For years, the analysis of marketing and leasing of medical office buildings (MOBs) was a very static and formulaic process.
* FIRST, determining the location of the building in relation to local hospitals. If the building was within walking distance or a short ride to a hospital, the building would likely maintain a high occupancy.
* SECOND, reviewing the tenant mix. A mix of primary care physicians and some specialists and a pharmacy was ideal. This mix would generate referrals among tenants and create value for them to remain in the building.
* THIRD, relying on tenant retention. Though the lease-up of MOBs was often slow, turnover was rare since the cost for a medical practitioner or group to relocate was enormous. When physicians retired they sold their practices and the new physician would extend the lease.
NOT SO MUCH ANYMORE.
The changes in health care delivery initiated by legislation and within the health care industry have forced medical professionals to operate more efficiently and change their space requirements. Before real estate professionals can respond to these changes, they should learn how these changes affect the practice of medicine and medical office buildings' tenants in order to position their MOB to compete in a changing and dynamic health care system. With this knowledge, along with an understanding of the medical office building market, real estate professionals can position or reposition their MOBs to compete for medical and related tenants in an industry that will experience change for many years to come.
The Evolution of Health Care Delivery
For several decades, health care in America has been delivered through a model known as "fee-for-service." This model has centered on volumes of visits, tests and procedures. Toward the goal of better care as well as defensive medicine with medical liability in mind, volumes expanded. As the population has grown and new procedures perfected, medical office spaces have evolved and grown. To appreciate the scale of health care, consider that health care is approaching $2.5 trillion annually, consumes approximately 20 percent of GDP and health care inflation is currently running at about 8 percent. While care has been considered excellent by several metrics, the costs to the nation, companies and individuals are unsustainable. Additionally, new legislation could result in an additional 30 million individuals having greater access to the delivery system.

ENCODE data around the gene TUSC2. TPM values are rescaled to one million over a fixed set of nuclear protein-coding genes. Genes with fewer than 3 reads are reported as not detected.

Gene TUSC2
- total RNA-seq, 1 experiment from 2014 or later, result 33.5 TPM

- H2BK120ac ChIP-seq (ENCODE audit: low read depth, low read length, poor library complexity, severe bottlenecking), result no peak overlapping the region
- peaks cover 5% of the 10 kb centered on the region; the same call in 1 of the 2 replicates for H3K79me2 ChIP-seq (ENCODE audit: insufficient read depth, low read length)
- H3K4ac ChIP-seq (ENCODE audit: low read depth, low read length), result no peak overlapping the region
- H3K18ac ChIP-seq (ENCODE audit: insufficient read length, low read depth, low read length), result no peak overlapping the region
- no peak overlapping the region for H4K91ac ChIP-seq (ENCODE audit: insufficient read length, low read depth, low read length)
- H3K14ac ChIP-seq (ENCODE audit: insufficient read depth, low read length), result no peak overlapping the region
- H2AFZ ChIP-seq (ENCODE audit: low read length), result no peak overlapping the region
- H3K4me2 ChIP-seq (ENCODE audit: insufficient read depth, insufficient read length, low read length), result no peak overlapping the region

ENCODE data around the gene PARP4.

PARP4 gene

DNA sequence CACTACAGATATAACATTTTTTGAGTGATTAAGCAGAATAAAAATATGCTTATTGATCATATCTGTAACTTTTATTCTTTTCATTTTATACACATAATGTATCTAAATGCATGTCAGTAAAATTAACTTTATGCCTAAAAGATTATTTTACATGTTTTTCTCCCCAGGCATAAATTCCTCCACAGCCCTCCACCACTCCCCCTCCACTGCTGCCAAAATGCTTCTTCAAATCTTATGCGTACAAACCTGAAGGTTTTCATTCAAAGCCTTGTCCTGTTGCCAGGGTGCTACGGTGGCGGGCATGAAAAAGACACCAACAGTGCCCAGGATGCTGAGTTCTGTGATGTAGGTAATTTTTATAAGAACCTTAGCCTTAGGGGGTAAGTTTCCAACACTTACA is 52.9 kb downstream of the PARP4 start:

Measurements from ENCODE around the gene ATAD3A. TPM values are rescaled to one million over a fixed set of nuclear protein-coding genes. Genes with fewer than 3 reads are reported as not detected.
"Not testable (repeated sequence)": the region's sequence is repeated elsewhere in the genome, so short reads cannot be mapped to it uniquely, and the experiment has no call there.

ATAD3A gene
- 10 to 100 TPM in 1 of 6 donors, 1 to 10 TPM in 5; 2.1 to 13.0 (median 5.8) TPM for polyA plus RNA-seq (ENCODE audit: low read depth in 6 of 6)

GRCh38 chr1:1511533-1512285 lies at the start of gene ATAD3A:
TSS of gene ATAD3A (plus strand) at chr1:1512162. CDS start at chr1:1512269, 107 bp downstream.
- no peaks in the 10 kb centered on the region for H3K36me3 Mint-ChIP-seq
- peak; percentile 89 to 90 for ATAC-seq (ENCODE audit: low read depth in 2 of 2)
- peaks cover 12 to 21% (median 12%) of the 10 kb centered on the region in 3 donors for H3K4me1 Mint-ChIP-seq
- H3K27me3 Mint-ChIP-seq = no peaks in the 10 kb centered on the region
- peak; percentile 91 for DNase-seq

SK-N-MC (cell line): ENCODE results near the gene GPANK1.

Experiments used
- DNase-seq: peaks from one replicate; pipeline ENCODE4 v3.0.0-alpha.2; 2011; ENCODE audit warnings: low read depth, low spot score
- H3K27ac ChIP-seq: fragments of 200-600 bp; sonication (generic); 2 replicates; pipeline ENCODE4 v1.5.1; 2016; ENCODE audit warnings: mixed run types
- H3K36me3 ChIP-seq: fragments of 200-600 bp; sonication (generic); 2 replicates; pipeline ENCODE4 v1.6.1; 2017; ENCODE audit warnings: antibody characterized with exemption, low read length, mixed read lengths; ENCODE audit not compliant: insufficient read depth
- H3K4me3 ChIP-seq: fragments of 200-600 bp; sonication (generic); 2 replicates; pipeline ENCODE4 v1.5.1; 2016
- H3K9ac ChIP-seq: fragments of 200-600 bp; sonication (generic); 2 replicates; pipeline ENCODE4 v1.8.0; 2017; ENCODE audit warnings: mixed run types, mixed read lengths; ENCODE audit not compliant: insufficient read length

Providers Looking to Reduce Costs
Private and government insurers, as well as individuals, are working toward greater efficiencies in order to prevent care from becoming prohibitively expensive and expenses are being scrutinized more carefully. Additionally, increased technology is providing greater transparency and increasing efficiency. How does this affect property managers? The increased examination of costs demands that providers look at all Une items of expenses, including building occupancy and space costs. Building and occupancy cost is the third highest expense of most medical groups. Workflow analysis and economies of scale are being looked at throughout the health care system. More efficient, less expensive, high-quality care must include appropriate care at the appropriate location and space at the most efficient price.
Medical practices and hospitals are going through new alignments and mergers in order to achieve better economies of scale. It is estimated that 65 percent of physicians and medical practitioners will be employees of hospitals rather than private practices. Telemedicine, including electronic medical records and mobile computing, are changing the way health care is delivered. There is increasing emphasis on outpatient care from a variety of different types of space, not necessarily expensive space co-located with a hospital.
Brave New World
The latest estimates predict that 32 million new and/or previously underserved patients will be receiving health care as a result of new national health care legislation. …